For the EU, publishing the list at Tuesday's meeting, just a month after the publication of the Paradise Papers, was the priority, while some member states like Malta, Luxembourg or the UK did not want to consider sanctions.

"If someone wants additional sanctions, they can talk about it. But one should not underestimate the effect of a black list," said Luxembourg's Pierre Gramegna.

Toniste, speaking as the EU rotating presidency, assured that it would not be "just a one-off process."

"We will regularly review and update the list in the years to come. Our aim is to ensure that good tax governance becomes the new norm," he said in a statement.

"Stronger measures would have been preferable," European Commission vice president Valdis Dombrovskis said after the meeting, as the commission had been insisting that sanctions would make the list "credible".

"We hope this work will continue," he said.

His tax colleague Pierre Moscovici said that the commission will come up "in the coming weeks with a proposal for an EU level approach" and called on member states to "take their responsibilities" and "coordinate sanctions".

French minister Bruno Le Maire noted that designing sanctions would be a "question of credibility" for the EU's anti-tax havens action.

He said however that Tuesday's decision showed "political courage" because the EU did not hesitate to blacklist countries that are "close to the EU".

'No tax haven in the EU'

"It seems the EU's pressure has obliged some of the most notorious tax havens like Switzerland and Bermuda to commit to reforms," said Aurore Chardonnet, from the Oxfam NGO.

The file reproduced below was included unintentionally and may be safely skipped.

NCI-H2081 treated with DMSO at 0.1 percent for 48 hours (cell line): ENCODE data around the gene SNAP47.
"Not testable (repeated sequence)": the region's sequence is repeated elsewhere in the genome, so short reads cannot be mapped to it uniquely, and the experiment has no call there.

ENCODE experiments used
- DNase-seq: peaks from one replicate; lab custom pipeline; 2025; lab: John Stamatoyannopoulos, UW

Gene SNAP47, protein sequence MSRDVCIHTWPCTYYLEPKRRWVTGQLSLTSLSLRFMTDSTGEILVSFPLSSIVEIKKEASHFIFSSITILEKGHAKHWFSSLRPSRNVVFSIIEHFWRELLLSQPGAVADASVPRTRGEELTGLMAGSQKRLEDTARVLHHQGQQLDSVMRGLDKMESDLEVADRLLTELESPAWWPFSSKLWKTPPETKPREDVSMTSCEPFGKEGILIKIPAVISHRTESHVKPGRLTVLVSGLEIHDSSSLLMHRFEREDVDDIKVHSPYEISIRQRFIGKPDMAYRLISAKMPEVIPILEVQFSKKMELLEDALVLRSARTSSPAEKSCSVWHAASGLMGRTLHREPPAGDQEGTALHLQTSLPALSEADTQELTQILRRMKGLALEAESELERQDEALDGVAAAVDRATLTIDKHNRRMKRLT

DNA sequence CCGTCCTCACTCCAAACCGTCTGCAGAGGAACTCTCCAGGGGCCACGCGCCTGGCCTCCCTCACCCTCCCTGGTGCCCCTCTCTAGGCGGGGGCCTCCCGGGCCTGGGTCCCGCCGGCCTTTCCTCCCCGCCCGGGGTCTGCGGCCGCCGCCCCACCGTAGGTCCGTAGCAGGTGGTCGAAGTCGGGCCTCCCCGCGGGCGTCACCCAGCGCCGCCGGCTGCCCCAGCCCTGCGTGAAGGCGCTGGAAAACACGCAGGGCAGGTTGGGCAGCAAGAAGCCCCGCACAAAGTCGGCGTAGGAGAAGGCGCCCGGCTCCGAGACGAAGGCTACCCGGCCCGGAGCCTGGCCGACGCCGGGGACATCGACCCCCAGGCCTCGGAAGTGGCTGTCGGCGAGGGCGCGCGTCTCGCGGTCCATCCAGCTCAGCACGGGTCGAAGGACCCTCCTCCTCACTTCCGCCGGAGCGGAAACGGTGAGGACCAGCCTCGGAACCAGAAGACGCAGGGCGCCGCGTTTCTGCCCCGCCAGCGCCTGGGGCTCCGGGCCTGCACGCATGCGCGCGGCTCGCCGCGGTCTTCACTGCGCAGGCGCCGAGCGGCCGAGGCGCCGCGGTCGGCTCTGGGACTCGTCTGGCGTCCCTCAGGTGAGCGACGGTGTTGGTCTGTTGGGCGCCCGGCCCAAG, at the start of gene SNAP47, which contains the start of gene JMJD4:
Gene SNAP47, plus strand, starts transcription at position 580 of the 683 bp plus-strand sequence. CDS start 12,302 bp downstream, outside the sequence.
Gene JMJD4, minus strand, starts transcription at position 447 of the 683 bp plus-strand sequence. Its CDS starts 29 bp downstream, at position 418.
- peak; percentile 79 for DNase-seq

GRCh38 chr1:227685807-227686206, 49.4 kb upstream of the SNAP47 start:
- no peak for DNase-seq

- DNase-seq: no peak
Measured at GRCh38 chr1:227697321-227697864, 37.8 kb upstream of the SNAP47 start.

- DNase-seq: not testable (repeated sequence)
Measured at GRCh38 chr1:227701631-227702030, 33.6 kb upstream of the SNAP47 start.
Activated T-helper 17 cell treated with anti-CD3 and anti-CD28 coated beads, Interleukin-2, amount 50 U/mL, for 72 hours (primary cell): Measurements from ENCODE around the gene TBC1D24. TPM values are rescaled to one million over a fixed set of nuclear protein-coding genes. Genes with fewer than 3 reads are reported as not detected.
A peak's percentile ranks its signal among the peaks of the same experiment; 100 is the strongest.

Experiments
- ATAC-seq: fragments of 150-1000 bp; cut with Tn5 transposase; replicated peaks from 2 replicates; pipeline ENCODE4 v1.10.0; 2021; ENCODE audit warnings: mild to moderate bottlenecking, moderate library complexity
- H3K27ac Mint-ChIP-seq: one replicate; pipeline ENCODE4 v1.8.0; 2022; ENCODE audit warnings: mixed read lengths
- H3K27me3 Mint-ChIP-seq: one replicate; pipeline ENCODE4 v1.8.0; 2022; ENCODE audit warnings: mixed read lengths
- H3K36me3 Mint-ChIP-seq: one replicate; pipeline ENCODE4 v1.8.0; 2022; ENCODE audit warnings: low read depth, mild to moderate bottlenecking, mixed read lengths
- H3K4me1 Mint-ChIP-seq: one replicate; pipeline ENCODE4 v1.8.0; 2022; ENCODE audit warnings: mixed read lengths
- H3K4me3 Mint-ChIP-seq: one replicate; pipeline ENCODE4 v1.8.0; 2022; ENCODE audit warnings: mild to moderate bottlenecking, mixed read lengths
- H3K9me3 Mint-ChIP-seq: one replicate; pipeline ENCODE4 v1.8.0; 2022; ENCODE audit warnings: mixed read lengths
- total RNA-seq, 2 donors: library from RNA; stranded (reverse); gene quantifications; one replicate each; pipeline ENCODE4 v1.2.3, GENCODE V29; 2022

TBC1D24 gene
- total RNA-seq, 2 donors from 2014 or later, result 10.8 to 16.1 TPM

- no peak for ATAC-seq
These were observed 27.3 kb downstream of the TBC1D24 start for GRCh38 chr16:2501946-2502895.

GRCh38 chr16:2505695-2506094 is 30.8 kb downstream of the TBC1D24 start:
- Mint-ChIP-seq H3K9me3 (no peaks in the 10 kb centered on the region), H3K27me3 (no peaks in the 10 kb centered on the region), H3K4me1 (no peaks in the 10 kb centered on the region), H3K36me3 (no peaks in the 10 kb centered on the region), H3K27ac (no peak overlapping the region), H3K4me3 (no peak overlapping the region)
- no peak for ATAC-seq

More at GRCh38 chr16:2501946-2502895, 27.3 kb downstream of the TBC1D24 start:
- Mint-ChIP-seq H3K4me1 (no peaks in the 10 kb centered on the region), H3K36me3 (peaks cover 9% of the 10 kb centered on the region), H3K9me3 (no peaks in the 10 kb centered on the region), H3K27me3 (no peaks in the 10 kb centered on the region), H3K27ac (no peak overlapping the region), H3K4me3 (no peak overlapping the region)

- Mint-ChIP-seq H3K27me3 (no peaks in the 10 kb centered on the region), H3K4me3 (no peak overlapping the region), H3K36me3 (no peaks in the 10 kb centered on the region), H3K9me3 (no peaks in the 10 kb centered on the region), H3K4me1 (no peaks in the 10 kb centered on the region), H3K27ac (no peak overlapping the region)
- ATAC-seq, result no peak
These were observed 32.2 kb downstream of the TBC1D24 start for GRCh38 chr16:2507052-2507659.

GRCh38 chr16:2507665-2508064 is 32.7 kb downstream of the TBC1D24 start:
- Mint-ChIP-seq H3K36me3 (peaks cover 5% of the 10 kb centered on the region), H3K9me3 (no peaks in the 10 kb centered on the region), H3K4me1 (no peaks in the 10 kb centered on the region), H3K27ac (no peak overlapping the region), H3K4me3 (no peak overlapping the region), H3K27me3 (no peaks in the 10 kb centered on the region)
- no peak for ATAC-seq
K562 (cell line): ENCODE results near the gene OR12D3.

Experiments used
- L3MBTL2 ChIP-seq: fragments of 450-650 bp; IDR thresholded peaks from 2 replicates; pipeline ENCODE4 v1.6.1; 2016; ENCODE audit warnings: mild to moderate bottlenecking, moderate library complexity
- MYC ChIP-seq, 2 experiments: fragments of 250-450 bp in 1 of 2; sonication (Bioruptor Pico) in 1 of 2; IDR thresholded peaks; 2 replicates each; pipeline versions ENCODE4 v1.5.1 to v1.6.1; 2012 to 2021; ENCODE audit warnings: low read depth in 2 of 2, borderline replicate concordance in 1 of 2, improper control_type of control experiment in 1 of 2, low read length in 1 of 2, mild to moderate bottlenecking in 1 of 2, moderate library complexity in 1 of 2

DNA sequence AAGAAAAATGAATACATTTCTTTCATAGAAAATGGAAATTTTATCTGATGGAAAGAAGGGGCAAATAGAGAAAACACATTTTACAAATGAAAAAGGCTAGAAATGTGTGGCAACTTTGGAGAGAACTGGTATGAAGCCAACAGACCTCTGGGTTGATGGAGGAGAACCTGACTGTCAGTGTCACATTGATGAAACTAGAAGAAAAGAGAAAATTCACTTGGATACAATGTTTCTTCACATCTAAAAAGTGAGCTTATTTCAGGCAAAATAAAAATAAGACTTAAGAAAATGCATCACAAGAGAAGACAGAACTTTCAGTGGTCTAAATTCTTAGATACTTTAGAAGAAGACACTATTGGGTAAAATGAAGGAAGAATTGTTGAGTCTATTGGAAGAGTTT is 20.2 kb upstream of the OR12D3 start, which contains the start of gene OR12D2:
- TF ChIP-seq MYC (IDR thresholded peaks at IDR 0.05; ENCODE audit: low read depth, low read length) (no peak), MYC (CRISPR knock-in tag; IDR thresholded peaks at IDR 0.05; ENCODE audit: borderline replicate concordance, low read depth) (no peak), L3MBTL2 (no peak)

"However, placing countries on a 'grey list' shouldn't just be a way of letting them off the hook," she said in a statement, asking the EU "to make sure governments on the grey list follow up on their commitments".

Tove Maria Ryding, from Eurodad, another NGO, said that the list "looks like an attempt to divert attention away from the fact that EU governments have failed to clean up their own house".

"The EU itself is central to the tax haven problem, and many European countries have tax structures that multinationals can use to avoid taxes – that's deeply concerning," she said in a statement.

"There is no tax haven in the EU," Moscovici assured, insisting that EU member states "respect international standards".

He admitted however that some practices should be "prohibited" or "fought" in some member states.

MEPs ponder how to fight tax havens

After the Paradise Papers brought new revelations about tax dodging across the globe, including in the EU, the European Parliament wonders how to step up the fight.

EU commission wants 'credible' tax haven blacklist

The EU's finance commissioner Pierre Moscovici told reporters that he wants a credible EU blacklist of tax havens following the latest media tax avoidance revelations of the wealthy elite in the Paradise Papers.

Facebook to shift ad revenue away from Ireland

Public pressure about low corporate taxes appear to have pressured Facebook to launch plans to stop routing international ad sales through its Dublin-based headquarters in Ireland.